Composition of Uncoordinated Working Sets of Modules

Brendan Eich brendan at
Sat Jun 5 14:41:00 PDT 2010

On Jun 5, 2010, at 2:17 PM, Kris Kowal wrote:

> On Sat, Jun 5, 2010 at 3:40 AM, Sam Tobin-Hochstadt  
> <samth at> wrote:
>> On Fri, Jun 4, 2010 at 9:48 PM, Kris Kowal <kris.kowal at>  
>> wrote:
>>> On Fri, Jun 4, 2010 at 5:17 PM, David Herman <dherman at>  
>>> wrote:
>>>> By keeping modules second class, we get a number of benefits, not
>>>> just handling cyclic dependencies. (In fact, cyclic dependencies  
>>>> can
>>>> be handled nicely in a first-class module system as well.) One of
>>>> the benefits of second-class modules is the ability to manage  
>>>> static
>>>> bindings; for example, import m.*; is statically manageable. Allen
>>>> has made some good points about how second-class modules are a good
>>>> fit for the programmer's mental model of statically delineated
>>>> portions of code. At any rate, cyclic dependencies are not the
>>>> central point.
>>> As far as I can tell, Simple Modules only changes the composition
>>> hazard introduced by "imoprt m.*" from a run-time hazard to a
>>> link-time hazard.
>> In your example, certainly the earlier error is a benefit of our
>> proposal.
> I strongly disagree.

Whoa -- I don't see how anyone can disagree that early error is better  
than a runtime error, if there is an error case at all. It seems to me  
you're instead arguing that no such error should be possible because  
import m.* should not be supported -- that you're arguing against any  
import-everything-that's-exported feature. Right?

>  Either Alice is at fault for using "import m.*",
> Charlie is at fault for altering her API, or neither Alice and Charlie
> are at fault because they were merely and earnestly using the features
> of the underlying system, in which case the system is at fault.  Alice
> should be able to trust the features of her module system.  Charlie
> should be able to *augment* her API without breaking her dependents.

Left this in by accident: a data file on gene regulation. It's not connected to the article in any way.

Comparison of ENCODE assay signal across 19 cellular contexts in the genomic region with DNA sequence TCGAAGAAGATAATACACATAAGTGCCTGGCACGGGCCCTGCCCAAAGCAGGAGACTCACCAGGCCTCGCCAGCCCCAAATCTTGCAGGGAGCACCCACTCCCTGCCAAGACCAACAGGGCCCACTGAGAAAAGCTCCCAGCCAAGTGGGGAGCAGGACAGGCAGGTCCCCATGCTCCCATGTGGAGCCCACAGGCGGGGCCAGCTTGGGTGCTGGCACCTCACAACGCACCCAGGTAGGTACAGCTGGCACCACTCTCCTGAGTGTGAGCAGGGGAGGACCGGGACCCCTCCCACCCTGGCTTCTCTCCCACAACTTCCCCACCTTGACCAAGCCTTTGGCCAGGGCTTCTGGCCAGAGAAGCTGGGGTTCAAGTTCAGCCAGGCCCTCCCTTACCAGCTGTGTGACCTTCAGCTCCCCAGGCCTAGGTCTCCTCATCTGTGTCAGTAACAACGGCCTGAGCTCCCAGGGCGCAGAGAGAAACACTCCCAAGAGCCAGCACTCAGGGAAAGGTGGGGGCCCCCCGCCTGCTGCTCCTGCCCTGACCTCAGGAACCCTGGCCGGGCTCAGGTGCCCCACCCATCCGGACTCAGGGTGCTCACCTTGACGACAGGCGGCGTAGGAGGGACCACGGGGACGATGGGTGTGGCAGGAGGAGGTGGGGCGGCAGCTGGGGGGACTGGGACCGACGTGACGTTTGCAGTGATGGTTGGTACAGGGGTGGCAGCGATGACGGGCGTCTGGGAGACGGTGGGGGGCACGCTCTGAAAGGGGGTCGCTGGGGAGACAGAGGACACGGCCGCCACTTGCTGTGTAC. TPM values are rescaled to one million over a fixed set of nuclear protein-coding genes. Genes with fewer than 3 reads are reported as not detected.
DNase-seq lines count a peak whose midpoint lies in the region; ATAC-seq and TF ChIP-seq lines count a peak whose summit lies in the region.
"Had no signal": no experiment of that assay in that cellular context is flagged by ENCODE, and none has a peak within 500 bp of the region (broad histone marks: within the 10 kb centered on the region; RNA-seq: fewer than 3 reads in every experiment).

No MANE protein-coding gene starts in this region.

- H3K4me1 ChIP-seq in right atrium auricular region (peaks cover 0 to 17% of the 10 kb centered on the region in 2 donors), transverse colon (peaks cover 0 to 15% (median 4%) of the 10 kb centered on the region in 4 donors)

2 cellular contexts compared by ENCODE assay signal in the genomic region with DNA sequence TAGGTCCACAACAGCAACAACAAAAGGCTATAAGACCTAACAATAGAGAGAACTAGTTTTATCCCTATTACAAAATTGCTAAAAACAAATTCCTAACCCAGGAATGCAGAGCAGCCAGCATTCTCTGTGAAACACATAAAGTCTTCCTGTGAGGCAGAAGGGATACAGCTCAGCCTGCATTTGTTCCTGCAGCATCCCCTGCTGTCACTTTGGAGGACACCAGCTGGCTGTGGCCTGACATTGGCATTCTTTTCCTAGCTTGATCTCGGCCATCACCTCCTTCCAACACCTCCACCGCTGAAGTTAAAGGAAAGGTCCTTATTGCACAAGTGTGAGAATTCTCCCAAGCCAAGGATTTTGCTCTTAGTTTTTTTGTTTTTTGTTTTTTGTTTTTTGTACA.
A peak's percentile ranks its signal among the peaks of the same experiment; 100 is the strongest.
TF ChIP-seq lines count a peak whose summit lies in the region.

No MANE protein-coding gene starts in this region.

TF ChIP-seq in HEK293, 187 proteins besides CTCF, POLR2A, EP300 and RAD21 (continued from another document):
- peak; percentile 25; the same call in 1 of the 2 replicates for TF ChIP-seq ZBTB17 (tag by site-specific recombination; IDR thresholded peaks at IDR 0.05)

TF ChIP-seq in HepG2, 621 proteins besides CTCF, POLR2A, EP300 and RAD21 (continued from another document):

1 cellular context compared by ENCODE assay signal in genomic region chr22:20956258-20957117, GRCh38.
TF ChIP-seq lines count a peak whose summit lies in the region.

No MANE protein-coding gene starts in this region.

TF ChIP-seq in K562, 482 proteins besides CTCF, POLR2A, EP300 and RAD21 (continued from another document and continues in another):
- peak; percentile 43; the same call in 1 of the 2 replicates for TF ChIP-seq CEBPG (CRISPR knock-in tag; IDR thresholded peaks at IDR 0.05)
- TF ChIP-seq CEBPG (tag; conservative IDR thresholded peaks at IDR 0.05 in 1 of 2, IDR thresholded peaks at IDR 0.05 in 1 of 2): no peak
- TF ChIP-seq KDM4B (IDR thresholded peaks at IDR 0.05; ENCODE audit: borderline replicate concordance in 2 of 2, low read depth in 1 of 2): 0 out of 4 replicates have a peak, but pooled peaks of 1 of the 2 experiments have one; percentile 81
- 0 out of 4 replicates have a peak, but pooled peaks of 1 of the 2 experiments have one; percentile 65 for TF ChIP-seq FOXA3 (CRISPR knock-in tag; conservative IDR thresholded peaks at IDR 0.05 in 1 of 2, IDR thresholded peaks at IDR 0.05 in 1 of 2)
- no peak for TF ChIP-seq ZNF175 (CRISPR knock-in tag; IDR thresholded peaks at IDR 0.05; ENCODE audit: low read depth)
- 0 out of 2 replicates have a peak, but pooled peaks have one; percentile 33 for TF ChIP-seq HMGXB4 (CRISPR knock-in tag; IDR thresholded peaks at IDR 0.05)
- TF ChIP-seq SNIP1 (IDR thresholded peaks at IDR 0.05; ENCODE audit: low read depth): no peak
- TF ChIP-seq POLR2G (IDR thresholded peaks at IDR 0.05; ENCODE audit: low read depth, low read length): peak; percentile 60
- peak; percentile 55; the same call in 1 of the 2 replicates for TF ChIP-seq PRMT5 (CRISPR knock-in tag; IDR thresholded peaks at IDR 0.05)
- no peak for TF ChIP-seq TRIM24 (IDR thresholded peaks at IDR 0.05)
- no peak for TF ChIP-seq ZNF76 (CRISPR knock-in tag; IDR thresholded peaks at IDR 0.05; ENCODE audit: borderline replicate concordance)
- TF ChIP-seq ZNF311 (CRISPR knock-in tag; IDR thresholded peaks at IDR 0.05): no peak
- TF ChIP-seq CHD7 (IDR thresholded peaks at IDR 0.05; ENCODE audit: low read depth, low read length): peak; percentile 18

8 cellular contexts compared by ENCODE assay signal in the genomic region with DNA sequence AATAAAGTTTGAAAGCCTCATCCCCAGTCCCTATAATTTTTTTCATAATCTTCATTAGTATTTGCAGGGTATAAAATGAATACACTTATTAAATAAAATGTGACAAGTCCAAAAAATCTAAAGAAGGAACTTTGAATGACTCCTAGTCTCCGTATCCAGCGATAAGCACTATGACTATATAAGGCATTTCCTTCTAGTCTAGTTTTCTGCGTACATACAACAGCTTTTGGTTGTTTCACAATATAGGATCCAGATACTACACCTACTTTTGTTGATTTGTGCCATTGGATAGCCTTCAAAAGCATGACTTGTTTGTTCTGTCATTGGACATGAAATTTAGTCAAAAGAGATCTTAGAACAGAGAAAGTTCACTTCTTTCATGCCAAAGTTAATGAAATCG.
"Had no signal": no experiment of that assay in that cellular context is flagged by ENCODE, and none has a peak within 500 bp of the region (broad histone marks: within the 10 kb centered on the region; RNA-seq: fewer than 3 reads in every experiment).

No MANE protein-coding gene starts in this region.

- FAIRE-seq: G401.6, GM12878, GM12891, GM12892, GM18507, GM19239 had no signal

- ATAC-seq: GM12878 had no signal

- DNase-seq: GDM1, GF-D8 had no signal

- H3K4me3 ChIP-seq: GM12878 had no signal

The only reason import m.* is in the proposal is that when one is  
using modules in one's *own* (definitely including the single-author  
case, but also the single-curator and same-origin-hosted case) larger  
program, where the hazard of new names can be controlled by testing  
and auditing, then lack of import m.* is a royal pain. This is  
especially true during rapid prototyping.

If * imports were considered too dangerous because they might be  
abused at scale and across administrative boundaries, then they could  
be dropped. This is a sideshow -- it doesn't get at the essential  
issue of second- vs. first-class module system, or other seeming bones  
of contention.

But I don't think there's a consensus to drop * imports. Lots of  
things in JS can be abused, but are not so hazardous they should be  
removed. True,'with' is gone in ES5 strict, eval is tamed somewhat.  
Perhaps there's a case for a future stricter strict mode forbidding *  
imports, but it's not obviously worth the added modal complexity.

>> But the really key benefit is this:
>> module M {
>>  export x = 7;
>> }
>> module N {
>>  M.y + 3; // an error - just like an unbound variable in ES5 strict
>> }
> This feature does not preclude the omission of the import * syntax
> variant.

Right -- no one is saying * imports must be part of the system to keep  
other aspects of the design working. And singling out * imports does  
not argue against the whole design.

>> This can be an early error because we statically know a lot about
>> modules.  This is good for programmers, because it supports early
>> errors, and also good for compiler writers, since it supports
>> optimization.
> I agree.  I do not think that any of my objections preclude statically
> linking name spaces.

Ok, then it seems you did agree earlier too, that an early error is  
better than a runtime error. Whew!


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